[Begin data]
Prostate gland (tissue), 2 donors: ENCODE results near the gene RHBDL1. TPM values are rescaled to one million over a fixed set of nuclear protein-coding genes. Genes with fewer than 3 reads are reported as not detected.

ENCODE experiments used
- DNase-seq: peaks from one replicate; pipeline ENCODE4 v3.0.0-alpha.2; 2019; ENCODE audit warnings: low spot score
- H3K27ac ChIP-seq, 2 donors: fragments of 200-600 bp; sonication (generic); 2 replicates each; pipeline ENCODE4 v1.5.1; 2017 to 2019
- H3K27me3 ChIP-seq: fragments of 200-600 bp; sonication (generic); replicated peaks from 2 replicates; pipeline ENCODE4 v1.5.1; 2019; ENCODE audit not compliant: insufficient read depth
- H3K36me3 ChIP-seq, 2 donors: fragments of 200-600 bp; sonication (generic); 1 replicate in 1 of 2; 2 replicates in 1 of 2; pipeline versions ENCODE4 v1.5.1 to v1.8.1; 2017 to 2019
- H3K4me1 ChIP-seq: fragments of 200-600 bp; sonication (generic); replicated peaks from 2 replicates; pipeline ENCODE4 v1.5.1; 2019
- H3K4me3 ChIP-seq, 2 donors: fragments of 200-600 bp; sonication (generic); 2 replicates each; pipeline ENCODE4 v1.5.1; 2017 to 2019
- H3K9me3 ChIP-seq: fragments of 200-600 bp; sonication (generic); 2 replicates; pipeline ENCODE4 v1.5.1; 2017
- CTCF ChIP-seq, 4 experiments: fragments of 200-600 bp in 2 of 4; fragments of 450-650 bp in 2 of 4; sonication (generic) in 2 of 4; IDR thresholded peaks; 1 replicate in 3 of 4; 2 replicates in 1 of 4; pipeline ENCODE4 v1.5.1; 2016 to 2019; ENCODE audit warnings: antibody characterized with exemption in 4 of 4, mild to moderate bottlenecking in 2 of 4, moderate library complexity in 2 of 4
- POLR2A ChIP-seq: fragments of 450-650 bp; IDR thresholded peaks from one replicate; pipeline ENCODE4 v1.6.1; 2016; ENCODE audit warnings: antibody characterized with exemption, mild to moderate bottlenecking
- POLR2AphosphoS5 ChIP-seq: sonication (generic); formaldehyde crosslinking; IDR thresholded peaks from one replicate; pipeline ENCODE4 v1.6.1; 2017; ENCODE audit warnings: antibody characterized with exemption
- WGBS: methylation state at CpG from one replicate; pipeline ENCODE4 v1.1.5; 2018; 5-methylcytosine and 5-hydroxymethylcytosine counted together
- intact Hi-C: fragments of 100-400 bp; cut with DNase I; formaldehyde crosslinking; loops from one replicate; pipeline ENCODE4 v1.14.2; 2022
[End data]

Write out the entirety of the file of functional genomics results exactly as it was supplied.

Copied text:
Prostate gland (tissue), 2 donors: ENCODE results near the gene RHBDL1. TPM values are rescaled to one million over a fixed set of nuclear protein-coding genes. Genes with fewer than 3 reads are reported as not detected.

ENCODE experiments used
- DNase-seq: peaks from one replicate; pipeline ENCODE4 v3.0.0-alpha.2; 2019; ENCODE audit warnings: low spot score
- H3K27ac ChIP-seq, 2 donors: fragments of 200-600 bp; sonication (generic); 2 replicates each; pipeline ENCODE4 v1.5.1; 2017 to 2019
- H3K27me3 ChIP-seq: fragments of 200-600 bp; sonication (generic); replicated peaks from 2 replicates; pipeline ENCODE4 v1.5.1; 2019; ENCODE audit not compliant: insufficient read depth
- H3K36me3 ChIP-seq, 2 donors: fragments of 200-600 bp; sonication (generic); 1 replicate in 1 of 2; 2 replicates in 1 of 2; pipeline versions ENCODE4 v1.5.1 to v1.8.1; 2017 to 2019
- H3K4me1 ChIP-seq: fragments of 200-600 bp; sonication (generic); replicated peaks from 2 replicates; pipeline ENCODE4 v1.5.1; 2019
- H3K4me3 ChIP-seq, 2 donors: fragments of 200-600 bp; sonication (generic); 2 replicates each; pipeline ENCODE4 v1.5.1; 2017 to 2019
- H3K9me3 ChIP-seq: fragments of 200-600 bp; sonication (generic); 2 replicates; pipeline ENCODE4 v1.5.1; 2017
- CTCF ChIP-seq, 4 experiments: fragments of 200-600 bp in 2 of 4; fragments of 450-650 bp in 2 of 4; sonication (generic) in 2 of 4; IDR thresholded peaks; 1 replicate in 3 of 4; 2 replicates in 1 of 4; pipeline ENCODE4 v1.5.1; 2016 to 2019; ENCODE audit warnings: antibody characterized with exemption in 4 of 4, mild to moderate bottlenecking in 2 of 4, moderate library complexity in 2 of 4
- POLR2A ChIP-seq: fragments of 450-650 bp; IDR thresholded peaks from one replicate; pipeline ENCODE4 v1.6.1; 2016; ENCODE audit warnings: antibody characterized with exemption, mild to moderate bottlenecking
- POLR2AphosphoS5 ChIP-seq: sonication (generic); formaldehyde crosslinking; IDR thresholded peaks from one replicate; pipeline ENCODE4 v1.6.1; 2017; ENCODE audit warnings: antibody characterized with exemption
- WGBS: methylation state at CpG from one replicate; pipeline ENCODE4 v1.1.5; 2018; 5-methylcytosine and 5-hydroxymethylcytosine counted together
- intact Hi-C: fragments of 100-400 bp; cut with DNase I; formaldehyde crosslinking; loops from one replicate; pipeline ENCODE4 v1.14.2; 2022